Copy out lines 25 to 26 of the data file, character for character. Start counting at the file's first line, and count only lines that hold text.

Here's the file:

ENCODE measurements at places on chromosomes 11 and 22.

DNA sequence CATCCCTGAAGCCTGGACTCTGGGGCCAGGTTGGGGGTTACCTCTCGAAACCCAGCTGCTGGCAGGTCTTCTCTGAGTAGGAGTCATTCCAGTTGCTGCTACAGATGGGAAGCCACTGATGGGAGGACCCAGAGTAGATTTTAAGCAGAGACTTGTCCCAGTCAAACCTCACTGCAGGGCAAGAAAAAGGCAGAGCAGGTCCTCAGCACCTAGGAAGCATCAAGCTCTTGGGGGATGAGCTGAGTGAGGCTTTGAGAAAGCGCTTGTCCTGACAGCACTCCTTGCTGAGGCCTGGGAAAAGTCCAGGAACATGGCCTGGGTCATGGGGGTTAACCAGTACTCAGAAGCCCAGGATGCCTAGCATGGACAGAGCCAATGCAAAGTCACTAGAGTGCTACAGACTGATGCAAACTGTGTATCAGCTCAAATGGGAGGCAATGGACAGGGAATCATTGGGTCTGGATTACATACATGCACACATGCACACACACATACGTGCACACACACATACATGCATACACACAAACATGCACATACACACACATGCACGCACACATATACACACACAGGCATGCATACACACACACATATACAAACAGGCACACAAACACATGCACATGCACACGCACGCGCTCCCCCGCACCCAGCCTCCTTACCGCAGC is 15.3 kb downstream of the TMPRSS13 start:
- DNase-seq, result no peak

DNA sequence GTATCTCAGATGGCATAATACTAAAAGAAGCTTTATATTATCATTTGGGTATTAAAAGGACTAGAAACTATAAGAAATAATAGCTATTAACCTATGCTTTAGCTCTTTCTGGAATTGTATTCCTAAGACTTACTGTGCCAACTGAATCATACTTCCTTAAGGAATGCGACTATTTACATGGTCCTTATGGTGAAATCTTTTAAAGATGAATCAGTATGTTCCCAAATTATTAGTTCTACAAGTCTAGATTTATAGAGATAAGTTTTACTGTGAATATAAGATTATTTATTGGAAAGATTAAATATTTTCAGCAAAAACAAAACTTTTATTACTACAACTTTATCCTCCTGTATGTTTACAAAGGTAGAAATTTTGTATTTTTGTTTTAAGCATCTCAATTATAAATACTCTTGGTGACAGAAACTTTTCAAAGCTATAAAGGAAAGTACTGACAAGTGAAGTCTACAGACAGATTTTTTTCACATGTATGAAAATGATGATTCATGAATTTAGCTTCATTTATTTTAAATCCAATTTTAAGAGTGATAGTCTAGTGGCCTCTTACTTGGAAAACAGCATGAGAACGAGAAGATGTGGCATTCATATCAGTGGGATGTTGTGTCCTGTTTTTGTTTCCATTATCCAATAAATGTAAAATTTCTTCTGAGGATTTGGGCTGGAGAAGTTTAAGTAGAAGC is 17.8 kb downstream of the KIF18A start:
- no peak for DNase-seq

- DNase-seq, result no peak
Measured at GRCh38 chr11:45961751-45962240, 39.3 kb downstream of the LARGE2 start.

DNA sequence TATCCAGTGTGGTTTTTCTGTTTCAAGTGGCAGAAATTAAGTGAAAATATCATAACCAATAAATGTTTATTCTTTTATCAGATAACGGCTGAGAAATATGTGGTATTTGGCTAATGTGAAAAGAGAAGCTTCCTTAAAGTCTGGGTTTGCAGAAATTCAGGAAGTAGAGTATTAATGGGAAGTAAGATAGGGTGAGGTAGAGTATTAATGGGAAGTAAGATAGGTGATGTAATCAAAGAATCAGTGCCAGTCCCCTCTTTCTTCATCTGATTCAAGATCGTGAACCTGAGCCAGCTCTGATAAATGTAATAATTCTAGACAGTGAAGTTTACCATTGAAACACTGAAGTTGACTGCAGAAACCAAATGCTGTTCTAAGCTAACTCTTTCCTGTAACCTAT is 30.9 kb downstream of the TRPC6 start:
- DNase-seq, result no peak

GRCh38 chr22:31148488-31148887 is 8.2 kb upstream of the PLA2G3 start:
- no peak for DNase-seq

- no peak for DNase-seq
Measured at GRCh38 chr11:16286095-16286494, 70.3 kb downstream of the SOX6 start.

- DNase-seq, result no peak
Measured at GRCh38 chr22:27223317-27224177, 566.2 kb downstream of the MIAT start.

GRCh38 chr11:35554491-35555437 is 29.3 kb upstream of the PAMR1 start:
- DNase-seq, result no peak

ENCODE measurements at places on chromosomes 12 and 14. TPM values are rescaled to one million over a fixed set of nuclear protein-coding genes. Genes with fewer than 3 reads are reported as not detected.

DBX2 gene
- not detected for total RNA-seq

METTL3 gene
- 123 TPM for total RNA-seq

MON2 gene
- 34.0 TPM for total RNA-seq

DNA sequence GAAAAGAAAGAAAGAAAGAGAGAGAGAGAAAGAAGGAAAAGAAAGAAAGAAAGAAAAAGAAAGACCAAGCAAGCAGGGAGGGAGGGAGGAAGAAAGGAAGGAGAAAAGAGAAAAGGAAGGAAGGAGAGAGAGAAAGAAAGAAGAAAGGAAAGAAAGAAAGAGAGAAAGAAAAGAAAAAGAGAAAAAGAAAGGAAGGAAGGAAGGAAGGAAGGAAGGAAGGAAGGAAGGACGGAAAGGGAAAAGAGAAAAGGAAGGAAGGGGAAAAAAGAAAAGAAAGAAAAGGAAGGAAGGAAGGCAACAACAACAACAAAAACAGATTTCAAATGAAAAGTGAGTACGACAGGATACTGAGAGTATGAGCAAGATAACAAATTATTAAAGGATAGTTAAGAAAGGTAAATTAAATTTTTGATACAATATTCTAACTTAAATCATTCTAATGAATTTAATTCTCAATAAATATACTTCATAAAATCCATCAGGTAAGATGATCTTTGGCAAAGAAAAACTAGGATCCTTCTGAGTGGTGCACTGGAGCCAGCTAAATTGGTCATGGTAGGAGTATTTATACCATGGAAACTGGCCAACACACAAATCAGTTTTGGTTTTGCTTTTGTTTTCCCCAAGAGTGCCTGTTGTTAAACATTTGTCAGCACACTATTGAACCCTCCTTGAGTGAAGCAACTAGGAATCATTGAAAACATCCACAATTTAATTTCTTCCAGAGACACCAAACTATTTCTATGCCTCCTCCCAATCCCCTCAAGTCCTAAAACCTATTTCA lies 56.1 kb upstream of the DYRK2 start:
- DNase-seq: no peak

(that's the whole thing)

DNA sequence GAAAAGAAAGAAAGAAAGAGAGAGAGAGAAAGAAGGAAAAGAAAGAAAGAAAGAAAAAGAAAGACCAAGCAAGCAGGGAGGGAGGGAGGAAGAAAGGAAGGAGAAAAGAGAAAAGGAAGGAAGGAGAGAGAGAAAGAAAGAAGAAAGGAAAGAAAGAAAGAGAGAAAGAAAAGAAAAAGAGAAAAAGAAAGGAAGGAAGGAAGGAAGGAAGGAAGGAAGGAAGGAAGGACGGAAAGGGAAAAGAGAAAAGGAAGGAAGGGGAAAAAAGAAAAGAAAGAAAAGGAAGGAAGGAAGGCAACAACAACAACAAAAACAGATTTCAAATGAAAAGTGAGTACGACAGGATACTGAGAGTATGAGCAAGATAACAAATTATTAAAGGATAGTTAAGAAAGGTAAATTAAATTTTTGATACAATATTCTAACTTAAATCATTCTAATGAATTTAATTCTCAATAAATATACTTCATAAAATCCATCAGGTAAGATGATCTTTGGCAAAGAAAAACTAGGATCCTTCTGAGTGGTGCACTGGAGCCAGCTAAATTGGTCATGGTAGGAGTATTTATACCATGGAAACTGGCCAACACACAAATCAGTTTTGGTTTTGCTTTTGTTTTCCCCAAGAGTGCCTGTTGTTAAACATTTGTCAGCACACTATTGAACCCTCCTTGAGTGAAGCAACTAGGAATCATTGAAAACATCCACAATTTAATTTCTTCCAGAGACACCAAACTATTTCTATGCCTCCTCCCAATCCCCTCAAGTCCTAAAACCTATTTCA lies 56.1 kb upstream of the DYRK2 start:
- DNase-seq: no peak